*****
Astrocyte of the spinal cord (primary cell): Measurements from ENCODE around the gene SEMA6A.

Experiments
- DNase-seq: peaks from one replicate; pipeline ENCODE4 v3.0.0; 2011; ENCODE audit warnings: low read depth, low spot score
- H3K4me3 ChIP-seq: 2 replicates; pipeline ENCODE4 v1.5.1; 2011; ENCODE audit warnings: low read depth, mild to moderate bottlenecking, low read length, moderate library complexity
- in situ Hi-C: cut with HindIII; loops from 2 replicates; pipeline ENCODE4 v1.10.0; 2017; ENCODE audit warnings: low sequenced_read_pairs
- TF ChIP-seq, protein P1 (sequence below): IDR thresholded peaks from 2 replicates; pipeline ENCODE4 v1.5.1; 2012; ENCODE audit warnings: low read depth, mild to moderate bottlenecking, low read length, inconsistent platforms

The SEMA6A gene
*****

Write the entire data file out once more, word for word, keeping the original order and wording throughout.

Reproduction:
Astrocyte of the spinal cord (primary cell): Measurements from ENCODE around the gene SEMA6A.

Experiments
- DNase-seq: peaks from one replicate; pipeline ENCODE4 v3.0.0; 2011; ENCODE audit warnings: low read depth, low spot score
- H3K4me3 ChIP-seq: 2 replicates; pipeline ENCODE4 v1.5.1; 2011; ENCODE audit warnings: low read depth, mild to moderate bottlenecking, low read length, moderate library complexity
- in situ Hi-C: cut with HindIII; loops from 2 replicates; pipeline ENCODE4 v1.10.0; 2017; ENCODE audit warnings: low sequenced_read_pairs
- TF ChIP-seq, protein P1 (sequence below): IDR thresholded peaks from 2 replicates; pipeline ENCODE4 v1.5.1; 2012; ENCODE audit warnings: low read depth, mild to moderate bottlenecking, low read length, inconsistent platforms

The SEMA6A gene